But that’s not the only amazing thing about them. Using a combination of living and dead wood, scientists have now pieced together a continuous tree-ring chronology that stretches back 10,000 years to the last ice age. Peering inside their rings is like looking at a photocopy of the climatic conditions of our past, which is helping to combat climate change. These trees have stood watch over the rise and fall of empires, seen the atom split and man walk on the Moon. To be near them is to touch deep time itself and see the flash of our own lives.
Black Canyon of the Gunnison
This 48-mile canyon, in the heart of the Rocky Mountains, is barely known outside of Colorado but don’t let that put you off. The Grand Canyon may be bigger, but this steep and narrow river gorge is just as spectacular. The chasm lights up blood red at sunset, with the silver sliver of the Gunnison River like a trail of mercury far below. Miles away from the artificial lights of civilisation, the Black Canyon of the Gunnison National Park (an International Dark Sky Park) is also one of the best places in the country for stargazing.
Barringer Meteor Crater
This crater is one of the world’s largest and best-preserved meteor-impact sites. With a diameter of 4,000ft and a depth of 550ft, this hole in the desert of Northern Arizona is big enough to hold more than 70,000 Olympic-size swimming pools.
When the meteorite struck around 50,000 years ago, it hit the Earth with a force greater than 20 million tonnes of TNT — 1,000 times more powerful than the atomic bomb that destroyed Hiroshima. The ground melted instantly, dark clouds rained molten iron and nickel from the sky. While other impact sites around the world have eroded over time, Arizona’s dry climate has preserved Barringer’s in near-pristine condition. It’s like looking at that moment of violence frozen in time.
But it’s remarkable for other reasons. For decades after its discovery, in 1903, no one was quite sure what had caused it. Then, in 1960, geologist Eugene M Shoemaker discovered two rare types of silica at the site that can only be created under immense pressure. It was the first time a meteor crater had been conclusively proven to exist and it opened the door to a flood of scientific discoveries, from what happened to the dinosaurs to what caused those dents in the Moon.
In 2015, an 1,800ft-wide meteorite — roughly 100 times bigger than the rock that caused the Barringer crater — missed by a hair’s breadth. To stand on the rim is to see with your own eyes the awesome forces that have forged our world and be humbled by the unfathomable power of the universe.
09 North Carolina & Tennessee
Great Smoky Mountains
In late September, bright hues of red, yellow and purple spill down from the mountaintops in rolling waves. And, because of the varied elevation within the park, the peak brightness lasts longer than elsewhere in the country. It’s a great landscape to explore too, with some of the best woodland hiking in the States, including sections of the famed Appalachian Trail.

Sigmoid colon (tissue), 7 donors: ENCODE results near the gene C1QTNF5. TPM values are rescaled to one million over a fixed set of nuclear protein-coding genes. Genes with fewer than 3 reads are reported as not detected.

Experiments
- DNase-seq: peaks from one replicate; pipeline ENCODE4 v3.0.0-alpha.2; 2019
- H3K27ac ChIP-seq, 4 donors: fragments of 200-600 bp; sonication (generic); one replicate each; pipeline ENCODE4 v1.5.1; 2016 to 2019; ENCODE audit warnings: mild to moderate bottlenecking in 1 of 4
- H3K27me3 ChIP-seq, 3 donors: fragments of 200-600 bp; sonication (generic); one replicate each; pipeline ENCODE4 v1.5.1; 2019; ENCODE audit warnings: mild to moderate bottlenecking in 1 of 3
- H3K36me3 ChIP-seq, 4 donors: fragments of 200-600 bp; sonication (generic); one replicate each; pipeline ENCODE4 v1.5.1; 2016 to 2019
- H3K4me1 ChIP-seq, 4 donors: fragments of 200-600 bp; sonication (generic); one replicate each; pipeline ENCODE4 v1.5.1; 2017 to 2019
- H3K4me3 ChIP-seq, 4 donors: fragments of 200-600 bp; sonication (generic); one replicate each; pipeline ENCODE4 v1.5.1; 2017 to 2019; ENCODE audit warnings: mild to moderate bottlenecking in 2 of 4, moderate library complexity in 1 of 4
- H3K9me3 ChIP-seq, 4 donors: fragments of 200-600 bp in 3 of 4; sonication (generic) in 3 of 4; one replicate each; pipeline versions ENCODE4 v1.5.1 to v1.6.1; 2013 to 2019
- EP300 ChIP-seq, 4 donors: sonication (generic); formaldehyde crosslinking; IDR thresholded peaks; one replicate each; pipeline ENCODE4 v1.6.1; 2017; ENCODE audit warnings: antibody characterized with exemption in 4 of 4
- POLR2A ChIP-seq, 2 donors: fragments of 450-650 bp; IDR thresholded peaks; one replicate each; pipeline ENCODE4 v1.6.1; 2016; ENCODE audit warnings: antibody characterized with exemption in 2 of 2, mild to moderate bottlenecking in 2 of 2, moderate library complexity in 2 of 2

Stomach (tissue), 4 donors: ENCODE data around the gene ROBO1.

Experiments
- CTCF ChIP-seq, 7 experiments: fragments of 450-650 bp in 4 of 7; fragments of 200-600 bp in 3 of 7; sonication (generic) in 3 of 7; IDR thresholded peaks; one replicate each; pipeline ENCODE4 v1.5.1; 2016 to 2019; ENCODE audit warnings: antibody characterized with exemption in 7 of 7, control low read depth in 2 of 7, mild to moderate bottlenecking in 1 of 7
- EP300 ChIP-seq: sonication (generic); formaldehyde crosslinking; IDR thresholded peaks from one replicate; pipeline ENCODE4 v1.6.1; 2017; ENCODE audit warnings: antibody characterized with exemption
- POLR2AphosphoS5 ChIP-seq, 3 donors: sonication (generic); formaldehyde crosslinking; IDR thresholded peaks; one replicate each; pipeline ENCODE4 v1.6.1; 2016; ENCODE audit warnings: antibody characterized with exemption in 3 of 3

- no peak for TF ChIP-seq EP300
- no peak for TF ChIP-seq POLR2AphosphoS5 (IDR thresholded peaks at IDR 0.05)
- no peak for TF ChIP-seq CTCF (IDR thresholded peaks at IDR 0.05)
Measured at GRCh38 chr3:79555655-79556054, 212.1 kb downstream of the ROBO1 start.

The Everglades, in South Florida, are rightly famous, but they’re not the country’s only wonder-filled wetland. Atchafalaya Swamp, deep in Louisiana’s backcountry, 100 miles east of New Orleans, is the largest river swamp in America, a million-acre wilderness filled with enormous alligators and the ghostly stumps of a vast cypress forest.
But it’s the people that make it special. This is Cajun country; the seafood is always fresh and old Acadian jigs play all night long. Take an airboat through the narrow bayous, trawl for crawfish or just sit back with a cold beer, like the Cajuns do, and let the sparkle of the swamp cure you of the ills of the civilised world.
The Great Lakes may win on size, but for beauty, Crater Lake, in Oregon, is the country’s best by far. At the centre of a volcanic crater, the vast cobalt pool reaches a depth of 1,943ft, making it the country’s deepest lake, and as it’s fed only by rain and snow, it’s one of the most pristine on Earth too. Hike the rim, jump in the ice-cold waters and watch the sunset reflected in its mirror-still surface.
The sharp peaks of the Tetons, which rise up to 13,775ft, are some of the most striking, and photogenic, mountain ranges in the world. Forget the Rockies — if you want colossal scale and drama, picture-postcard peaks unencumbered by foothills and some of the steepest and most stunning hiking in the country, come to the Tetons.
Prince William Sound
Celebrate the 150th anniversary of Alaska this year with a cruise along Prince William Sound, one of the most spectacular coastal areas in the country. Covering close to 15,000sq miles, this vast maritime wilderness is home to the largest collection of tidewater glaciers in the world; if you want to see rivers of ice crashing into the sea, to hear the crack of enormous icebergs breaking into the bay, then this is the place to come.
But there’s much more too: orcas and humpback whales cross these icy waters, sea lions and porpoises play by the shore; there are enormous fjords, small fishing villages and fascinating First Nation heritage on the shore. Prince William Sound is what Alaska is all about: wild, dramatic and teeming with life.
Read more in the June 2017 issue of National Geographic Traveller (UK)